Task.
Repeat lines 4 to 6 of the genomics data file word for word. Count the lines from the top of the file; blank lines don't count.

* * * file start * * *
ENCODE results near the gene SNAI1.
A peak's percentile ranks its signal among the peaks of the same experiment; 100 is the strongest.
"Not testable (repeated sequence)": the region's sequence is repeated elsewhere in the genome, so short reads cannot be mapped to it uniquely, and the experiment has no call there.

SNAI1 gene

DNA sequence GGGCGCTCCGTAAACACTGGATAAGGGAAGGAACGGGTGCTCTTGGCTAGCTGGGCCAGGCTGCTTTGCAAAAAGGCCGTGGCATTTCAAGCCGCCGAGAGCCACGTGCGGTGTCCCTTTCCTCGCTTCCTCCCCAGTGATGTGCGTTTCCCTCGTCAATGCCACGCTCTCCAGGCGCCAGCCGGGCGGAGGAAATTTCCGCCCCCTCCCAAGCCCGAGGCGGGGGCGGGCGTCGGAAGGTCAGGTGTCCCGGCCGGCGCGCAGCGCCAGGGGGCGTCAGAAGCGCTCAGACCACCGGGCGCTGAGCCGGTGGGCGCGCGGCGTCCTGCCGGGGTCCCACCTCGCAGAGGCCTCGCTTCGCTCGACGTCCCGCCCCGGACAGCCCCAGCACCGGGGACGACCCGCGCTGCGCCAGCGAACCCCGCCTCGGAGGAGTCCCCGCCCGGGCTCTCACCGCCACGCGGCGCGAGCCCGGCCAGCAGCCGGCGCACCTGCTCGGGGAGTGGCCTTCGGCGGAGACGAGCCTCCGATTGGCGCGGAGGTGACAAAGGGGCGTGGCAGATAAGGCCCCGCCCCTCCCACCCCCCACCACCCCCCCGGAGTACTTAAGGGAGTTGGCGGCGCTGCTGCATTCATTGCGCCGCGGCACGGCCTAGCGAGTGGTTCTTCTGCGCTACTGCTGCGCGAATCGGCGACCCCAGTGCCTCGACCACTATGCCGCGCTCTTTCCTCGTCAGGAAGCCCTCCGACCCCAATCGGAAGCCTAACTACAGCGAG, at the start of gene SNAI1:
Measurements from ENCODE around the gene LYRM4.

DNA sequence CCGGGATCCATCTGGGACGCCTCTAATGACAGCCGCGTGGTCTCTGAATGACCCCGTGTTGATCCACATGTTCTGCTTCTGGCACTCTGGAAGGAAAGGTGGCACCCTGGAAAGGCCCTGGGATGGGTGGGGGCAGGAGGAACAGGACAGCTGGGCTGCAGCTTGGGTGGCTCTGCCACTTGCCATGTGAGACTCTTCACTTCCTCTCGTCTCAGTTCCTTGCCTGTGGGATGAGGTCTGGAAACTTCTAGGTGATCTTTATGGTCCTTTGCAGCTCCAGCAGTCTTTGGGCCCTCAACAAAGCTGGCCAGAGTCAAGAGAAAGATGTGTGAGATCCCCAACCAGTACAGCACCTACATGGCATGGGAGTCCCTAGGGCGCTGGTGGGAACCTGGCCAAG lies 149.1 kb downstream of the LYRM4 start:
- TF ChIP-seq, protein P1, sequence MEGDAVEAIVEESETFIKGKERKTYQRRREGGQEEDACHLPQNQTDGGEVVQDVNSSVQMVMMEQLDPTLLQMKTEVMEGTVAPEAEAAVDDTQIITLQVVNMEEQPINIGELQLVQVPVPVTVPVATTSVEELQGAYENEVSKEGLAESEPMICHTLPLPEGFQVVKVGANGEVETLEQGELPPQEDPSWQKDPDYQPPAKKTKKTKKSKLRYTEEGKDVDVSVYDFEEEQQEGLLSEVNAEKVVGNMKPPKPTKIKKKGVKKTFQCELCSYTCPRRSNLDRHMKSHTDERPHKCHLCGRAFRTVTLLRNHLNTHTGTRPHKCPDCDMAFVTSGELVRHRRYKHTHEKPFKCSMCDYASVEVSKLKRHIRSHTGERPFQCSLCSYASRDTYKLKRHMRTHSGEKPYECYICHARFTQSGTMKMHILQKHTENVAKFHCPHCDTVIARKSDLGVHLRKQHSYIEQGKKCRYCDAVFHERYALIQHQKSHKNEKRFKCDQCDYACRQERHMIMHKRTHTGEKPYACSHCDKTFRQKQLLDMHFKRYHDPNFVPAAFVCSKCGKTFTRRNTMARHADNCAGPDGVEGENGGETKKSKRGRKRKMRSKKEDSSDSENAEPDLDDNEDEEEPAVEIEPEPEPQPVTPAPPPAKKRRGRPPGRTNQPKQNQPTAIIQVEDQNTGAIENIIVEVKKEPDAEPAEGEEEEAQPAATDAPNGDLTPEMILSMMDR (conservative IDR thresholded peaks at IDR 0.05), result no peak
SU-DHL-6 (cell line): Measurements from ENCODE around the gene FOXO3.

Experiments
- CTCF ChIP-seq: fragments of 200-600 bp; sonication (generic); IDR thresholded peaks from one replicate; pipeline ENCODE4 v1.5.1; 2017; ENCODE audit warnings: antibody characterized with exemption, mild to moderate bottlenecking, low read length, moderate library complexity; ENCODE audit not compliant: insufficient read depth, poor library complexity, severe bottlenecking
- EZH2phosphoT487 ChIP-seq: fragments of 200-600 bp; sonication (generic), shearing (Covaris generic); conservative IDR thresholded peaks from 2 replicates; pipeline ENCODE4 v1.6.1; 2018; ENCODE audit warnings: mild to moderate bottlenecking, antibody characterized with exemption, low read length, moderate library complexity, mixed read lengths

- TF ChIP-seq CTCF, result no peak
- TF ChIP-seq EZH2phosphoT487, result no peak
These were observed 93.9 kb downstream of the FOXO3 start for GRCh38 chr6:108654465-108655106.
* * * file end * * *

SNAI1 gene

DNA sequence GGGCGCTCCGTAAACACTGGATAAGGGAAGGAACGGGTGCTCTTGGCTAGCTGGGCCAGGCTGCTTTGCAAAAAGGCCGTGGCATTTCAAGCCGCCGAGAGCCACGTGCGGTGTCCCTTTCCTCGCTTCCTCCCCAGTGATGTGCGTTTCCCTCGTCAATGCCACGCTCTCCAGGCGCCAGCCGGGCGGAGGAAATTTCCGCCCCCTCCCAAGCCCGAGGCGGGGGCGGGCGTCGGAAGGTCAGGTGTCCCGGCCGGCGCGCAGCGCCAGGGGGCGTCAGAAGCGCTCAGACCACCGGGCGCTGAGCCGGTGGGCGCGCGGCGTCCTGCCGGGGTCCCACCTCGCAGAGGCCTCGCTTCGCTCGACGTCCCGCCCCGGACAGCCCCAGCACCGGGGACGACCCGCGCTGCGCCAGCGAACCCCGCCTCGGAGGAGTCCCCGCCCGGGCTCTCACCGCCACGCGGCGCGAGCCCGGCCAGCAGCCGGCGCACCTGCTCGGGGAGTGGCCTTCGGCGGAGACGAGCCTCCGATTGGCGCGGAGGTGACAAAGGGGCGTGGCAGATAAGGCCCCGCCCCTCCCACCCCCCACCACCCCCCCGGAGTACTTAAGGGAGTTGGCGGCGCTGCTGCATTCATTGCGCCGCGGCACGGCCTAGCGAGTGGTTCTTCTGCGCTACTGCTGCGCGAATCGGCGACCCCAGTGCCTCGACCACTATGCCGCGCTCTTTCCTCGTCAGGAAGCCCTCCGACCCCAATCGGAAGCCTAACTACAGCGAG, at the start of gene SNAI1:
Measurements from ENCODE around the gene LYRM4.